|The hot topic on the bar circuit now seems to be California law firms paying
first-year associates annual salaries of around $150,000. As I visit with bar leaders
around the country, they wonder what we are thinking out here, and a parade of horribles
is presented as the probable outcome of such salaries. There are charges that we are
fueling greed and will be left with lower partner profits, higher hours, no pro bono work
and generally more miserable lawyers. The furor may be overstated because not many firms
are involved, but the resulting public debate is important and might negatively affect
perceptions. I believe most commentaries on the $150,000 associate lack perspective on how
this fits into a broader picture and do not focus on the core issues involved.
The $150,000 associate is just one aspect of a broader question that
should be asked by bar associations, law firms and lawyers everywhere: What is the best way to provide legal services in
a world of changing markets and technologies? In this sense, the issue is thus related to
other issues of the day, such as multidisciplinary practice, multijurisdictional practice,
obtaining equity interests in clients, contingency fee rules, paralegals, and e-commerce
and internet lawyering. The State Bar of California necessarily is involved in reviewing
these pressing issues.
Reviewing these issues reveals some general principles. To begin, it
is usually not helpful to take the easy step of calling others greedy. Most humans seek to
sell their services and products at market clearing prices. It is more helpful to look to
the market, rather than greed, in determining the causes of the price of gasoline,
first-year associates and first-round NBA picks.
The primary principle in reviewing the merits of paying first-year
associates $150,000 is a factor which must be considered by all successful businesses.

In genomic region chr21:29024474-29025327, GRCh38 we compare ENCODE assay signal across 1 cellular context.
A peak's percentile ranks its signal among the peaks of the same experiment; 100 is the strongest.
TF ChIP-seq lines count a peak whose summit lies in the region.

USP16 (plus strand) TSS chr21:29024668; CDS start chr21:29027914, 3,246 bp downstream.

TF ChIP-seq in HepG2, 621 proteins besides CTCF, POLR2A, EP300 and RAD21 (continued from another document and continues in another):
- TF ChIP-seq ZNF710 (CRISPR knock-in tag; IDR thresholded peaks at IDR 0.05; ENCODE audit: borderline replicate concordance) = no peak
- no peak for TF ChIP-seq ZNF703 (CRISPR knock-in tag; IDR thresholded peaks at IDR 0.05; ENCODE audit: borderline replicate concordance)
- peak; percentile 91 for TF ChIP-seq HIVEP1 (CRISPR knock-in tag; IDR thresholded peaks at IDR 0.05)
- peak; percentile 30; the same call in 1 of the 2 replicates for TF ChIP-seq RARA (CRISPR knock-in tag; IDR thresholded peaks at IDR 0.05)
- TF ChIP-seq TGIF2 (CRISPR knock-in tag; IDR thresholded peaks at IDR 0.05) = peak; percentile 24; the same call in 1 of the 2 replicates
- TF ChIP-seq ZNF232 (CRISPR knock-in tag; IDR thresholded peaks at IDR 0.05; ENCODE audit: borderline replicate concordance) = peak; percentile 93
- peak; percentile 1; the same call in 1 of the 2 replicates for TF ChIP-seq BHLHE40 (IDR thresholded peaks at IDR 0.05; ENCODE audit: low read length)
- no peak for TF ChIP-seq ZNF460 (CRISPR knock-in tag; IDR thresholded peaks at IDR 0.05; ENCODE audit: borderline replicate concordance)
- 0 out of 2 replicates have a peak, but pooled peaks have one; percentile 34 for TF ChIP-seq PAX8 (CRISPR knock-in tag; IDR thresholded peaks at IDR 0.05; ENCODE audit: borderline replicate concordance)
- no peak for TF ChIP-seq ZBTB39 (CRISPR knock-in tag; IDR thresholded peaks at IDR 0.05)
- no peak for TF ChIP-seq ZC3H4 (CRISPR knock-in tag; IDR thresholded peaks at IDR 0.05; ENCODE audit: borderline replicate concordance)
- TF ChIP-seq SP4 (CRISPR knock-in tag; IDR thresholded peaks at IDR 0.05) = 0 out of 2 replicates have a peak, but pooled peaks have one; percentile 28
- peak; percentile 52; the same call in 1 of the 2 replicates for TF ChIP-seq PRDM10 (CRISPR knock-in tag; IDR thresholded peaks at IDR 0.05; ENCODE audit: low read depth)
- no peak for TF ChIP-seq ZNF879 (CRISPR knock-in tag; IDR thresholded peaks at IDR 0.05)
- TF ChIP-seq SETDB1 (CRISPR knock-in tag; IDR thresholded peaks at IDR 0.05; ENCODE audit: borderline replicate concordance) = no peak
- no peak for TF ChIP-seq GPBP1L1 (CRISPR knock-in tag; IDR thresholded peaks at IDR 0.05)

Ironically, this factor is most important to lawyers, yet lawyers seem most inclined to
overlook it. The factor is service to the customer, or for attorneys, service to the
Books selling the principles of successful, profitable companies
almost always focus on service to the customer. One of the wonders about the invisible
hand of the market is that profits are produced by responding to the needs of customers.
Beyond pragmatic profitability, attention to client service has sublime significance to
lawyers. As argued previously in this column, lawyers, as principal players in the Third
Branch of Government, have a professional duty to look away from individual gain to a
selfless commitment to clients and the judicial system. Accordingly, lawyers, law firms
and bar associations have a special professional duty to review the demands of changing
markets and technologies through the test of how client service is affected. Clients also
should analyze the policies and practices of their lawyers by reviewing the resulting
effects on client service, thereby providing the ultimate market test.
Thus, the real issue concerning high associate salaries is generally
whether the benefit of service with high quality associates is outweighed by the cost to
service of lost efficiencies and enthusiasm, and whether there are other ways to attract
high quality associates beyond high salaries. The real issue with MDP is generally whether
benefits to service such as convenience and efficiency are outweighed by the cost of
unacceptable compromises to core values such as confidentiality, avoiding conflicts and
independent advocacy. The issue with MJP is generally whether the service advantages and
efficiencies of a broader licensing structure are outweighed by compromises in the
competence of legal services provided to Californians.
The issue of alternative fee arrangements is whether the benefits of
providing access to legal services for those who cannot otherwise afford such access is
outweighed by possible compromises to the quality of the independent advice given. The
issue with paralegals and internet lawyering is generally whether the increased
convenience and efficiencies of these services are outweighed by the diminished quality of
the service provided.
The bottom line, then, is client service. Focusing on this issue of
client service gives proper perspective to the issue of high salaries, and all the other
related issues, appropriately reducing negative perceptions. With the focus on client
service, lawyers can profitably meet their professional obligations while responding to
the demands of changing markets and technologies.